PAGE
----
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$3.1 million National Cancer Institute grant will support research on colorectal cancer at IU

The award to Paul Macklin of IU and colleagues at the University of Southern California will advance search for new cancer treatments using computer simulations

Nov 19, 2018

A $3.1 million grant from the National Cancer Institute will advance an Indiana University researcher’s work in the fight against colorectal cancer.

Paul Macklin, an associate professor at the IU School of Informatics, Computing and Engineering and a member of the IU Simon Cancer Center, is one of three recipients on the award. The funds will support the use of computer simulations to explore the complex cellular interactions that fuel the growth and spread of tumors in the body.

Paul Macklin
Paul Macklin.Photo by James Brosher, Indiana University

Macklin created PhysiCell – software that simulates cellular activity – which will be used in the study. The grant’s collaborators are the University of Southern California’s Stacey Finley, an expert on studying cellular metabolism in a single cell, and Shannon Mumenthaler, who specializes in creating cell cultures that mimic bodily organs. About one-third of the award will support activities in Macklin’s lab at IU.

Over 1.3 million people in the United States are living with colorectal cancer, according to the National Cancer Institute. The disease is the third leading cause of cancer death in men and women in the country, with about 10 percent of those diagnosed dying within five years.

“We chose to focus on colorectal cancer in part because it’s one of the leading causes of cancer death,” Macklin said. “We also chose it because there are so many unknowns about how the cancer develops, especially at the earliest stages of metastasis.”

The first phase of the research will focus on adapting a mathematical model of the metabolic pathways inside cells from Finley’s research to Macklin’s PhysiCell system. The team will then run simulations that mimic the ways in which various substances resulting from these metabolic processes are created and drive growth inside cancer cells. The system will also examine how tumor cells exchange these substances with other tumor cells and surrounding support cells called fibroblasts.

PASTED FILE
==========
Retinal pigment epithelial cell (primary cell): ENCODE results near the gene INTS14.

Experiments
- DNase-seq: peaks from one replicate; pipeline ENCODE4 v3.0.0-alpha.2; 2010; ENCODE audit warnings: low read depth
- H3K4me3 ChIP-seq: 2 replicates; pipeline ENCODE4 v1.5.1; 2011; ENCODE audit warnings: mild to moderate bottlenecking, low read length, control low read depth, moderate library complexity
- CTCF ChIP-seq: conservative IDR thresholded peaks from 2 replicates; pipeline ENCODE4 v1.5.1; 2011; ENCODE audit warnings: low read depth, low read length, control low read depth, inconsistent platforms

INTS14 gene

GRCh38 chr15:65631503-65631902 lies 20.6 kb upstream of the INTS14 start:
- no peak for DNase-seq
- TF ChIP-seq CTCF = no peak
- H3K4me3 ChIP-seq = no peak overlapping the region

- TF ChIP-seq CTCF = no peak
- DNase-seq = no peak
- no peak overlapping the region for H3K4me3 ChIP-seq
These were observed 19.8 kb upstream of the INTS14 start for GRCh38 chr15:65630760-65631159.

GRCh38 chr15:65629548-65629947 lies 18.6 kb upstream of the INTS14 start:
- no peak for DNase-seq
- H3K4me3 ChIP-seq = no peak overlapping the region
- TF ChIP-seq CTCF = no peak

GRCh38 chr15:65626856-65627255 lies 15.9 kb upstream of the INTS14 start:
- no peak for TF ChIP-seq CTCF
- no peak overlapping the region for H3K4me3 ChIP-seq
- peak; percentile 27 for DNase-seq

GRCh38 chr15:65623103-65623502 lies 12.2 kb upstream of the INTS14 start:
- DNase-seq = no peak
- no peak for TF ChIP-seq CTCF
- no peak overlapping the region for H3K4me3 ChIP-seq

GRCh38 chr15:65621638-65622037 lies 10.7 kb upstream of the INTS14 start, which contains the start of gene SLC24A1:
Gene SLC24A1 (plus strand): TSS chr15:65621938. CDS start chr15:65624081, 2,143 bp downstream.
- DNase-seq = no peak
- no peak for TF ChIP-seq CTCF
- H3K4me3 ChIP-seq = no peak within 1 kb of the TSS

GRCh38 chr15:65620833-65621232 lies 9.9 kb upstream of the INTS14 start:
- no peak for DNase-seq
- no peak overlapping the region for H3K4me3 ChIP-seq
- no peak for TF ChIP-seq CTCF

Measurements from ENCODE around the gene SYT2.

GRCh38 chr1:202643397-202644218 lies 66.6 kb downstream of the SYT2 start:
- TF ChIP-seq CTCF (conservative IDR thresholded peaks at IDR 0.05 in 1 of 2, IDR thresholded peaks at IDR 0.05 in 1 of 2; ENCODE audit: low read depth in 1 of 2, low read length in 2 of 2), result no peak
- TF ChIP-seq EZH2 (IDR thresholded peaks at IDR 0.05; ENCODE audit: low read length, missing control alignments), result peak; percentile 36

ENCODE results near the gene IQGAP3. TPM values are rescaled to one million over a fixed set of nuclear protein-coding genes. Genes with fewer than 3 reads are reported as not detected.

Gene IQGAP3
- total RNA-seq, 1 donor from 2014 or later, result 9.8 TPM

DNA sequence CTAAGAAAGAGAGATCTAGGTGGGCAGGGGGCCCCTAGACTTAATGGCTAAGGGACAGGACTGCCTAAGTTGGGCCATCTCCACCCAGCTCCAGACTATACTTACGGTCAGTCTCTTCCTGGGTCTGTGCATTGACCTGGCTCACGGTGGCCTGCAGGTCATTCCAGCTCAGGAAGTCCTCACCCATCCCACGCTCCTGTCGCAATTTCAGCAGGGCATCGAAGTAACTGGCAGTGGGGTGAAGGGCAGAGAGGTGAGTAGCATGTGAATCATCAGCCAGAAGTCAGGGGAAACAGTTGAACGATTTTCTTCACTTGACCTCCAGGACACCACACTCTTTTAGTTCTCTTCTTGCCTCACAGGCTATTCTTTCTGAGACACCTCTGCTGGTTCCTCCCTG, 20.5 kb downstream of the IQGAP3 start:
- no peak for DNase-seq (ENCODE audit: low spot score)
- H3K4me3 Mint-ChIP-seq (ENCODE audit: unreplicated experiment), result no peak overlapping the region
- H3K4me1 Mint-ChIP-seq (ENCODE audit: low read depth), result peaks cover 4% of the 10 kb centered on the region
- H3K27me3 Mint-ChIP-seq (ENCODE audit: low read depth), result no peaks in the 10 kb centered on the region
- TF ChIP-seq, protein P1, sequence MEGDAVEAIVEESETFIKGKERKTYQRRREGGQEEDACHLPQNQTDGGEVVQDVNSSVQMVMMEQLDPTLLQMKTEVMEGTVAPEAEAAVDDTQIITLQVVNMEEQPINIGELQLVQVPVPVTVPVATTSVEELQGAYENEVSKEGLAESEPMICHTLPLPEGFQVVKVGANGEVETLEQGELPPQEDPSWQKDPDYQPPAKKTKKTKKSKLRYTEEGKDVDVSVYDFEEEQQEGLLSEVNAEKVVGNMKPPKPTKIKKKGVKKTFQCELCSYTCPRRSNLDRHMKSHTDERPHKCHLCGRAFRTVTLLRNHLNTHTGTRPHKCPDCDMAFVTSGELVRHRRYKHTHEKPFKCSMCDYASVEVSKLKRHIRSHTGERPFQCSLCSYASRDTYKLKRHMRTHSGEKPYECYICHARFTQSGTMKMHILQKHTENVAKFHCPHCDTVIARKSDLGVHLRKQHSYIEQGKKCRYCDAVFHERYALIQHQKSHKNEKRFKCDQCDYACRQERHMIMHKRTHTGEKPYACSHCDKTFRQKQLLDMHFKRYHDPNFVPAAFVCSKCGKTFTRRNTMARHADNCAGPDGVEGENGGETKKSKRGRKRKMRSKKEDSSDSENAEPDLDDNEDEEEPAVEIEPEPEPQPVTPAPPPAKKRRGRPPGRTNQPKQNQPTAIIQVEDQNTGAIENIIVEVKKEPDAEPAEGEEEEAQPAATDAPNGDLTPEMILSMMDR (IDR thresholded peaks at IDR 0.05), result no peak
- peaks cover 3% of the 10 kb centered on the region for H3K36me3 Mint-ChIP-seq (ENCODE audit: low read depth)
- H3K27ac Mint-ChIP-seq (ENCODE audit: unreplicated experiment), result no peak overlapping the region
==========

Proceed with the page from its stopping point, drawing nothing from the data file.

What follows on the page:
The interactions between these cells are expected to determine how tumors form and spread. The team will then focus on verifying the software’s predictions against bioengineered tissues in the lab that mimic a colorectal tumor.

This phase will take place inside “mini-organs” – called organoids – created in Mumenthaler’s lab. Organoids are created by seeding 3D scaffolds with cells that form into structures resembling rudimentary organs.

Organoids are an increasingly popular biomedical research tool that allow scientists to safely experiment on highly accurate tissue types without risking patients’ health. Mumenthaler’s lab uses automated microscopes to take many highly detailed organoid images over time, allowing Finley and Macklin to calibrate and test their software.

“This period is where we can really start to collect data that puts our simulations to the test,” Macklin said. “It’s here where we can learn whether our models are accurate predictors of tumor growth – or whether we need to go back and tweak the software.”

If the simulations suggest that a specific compound may reduce tumor growth, the organoids will also allow the researchers to try it on real cells – but only in a few select cases.

Colorectal cancer organoid
An image of an organoid representing human colon cancer cultured from a colon tumor. The colored stains reveal the structure’s cellular architecture, including nuclei, in green, and cytoskeletal structures, in red.Photo courtesy Shannon Mumenthaler, University of Southern California

“The big advantage of conducting research in a computerized environment is you can afford to fail,” Macklin said. “By comparison, lab research is extremely expensive in terms of time and money.”

He estimates that PhysiCell can simulate 500 experiments in just a couple of days. In a lab, even one experiment could take weeks.

“If you’ve got the freedom to experiment, you can really narrow your ideas down until you’re spending your experimental budget on the most promising ideas,” he said. “You’re not trying to go all the way to a clinical trial phase and then failing after spending millions or billions of dollars.”

PhysiCell is especially suited to this “fail fast and try again” approach since it’s one of the quickest systems of its type.

“There’s a lot of ways to simulate a tumor; we think we’ve found the sweet spot between speed and accuracy,” Macklin said.

He said most software either simulates a few cells in high detail or simulates a large number of cells with little detail or mechanical realism. Adding detail increases the simulation’s realism, but it also significantly increases the total run time and doesn’t always make a major difference from experiment to experiment. Macklin said PhysiCell focuses its energy on simulating the key details that make a difference.

PhysiCell also is the first software to efficiently simulate tissue environments with many chemical factors like oxygen, glucose and metabolites – a critical need when studying cancer metabolism.

“This means we can simulate a bunch of factors in a fraction of the time required by traditional systems,” Macklin said. “Rather than trying to predict everything, we’re focused on solving a really narrow class of problems really, really fast.”

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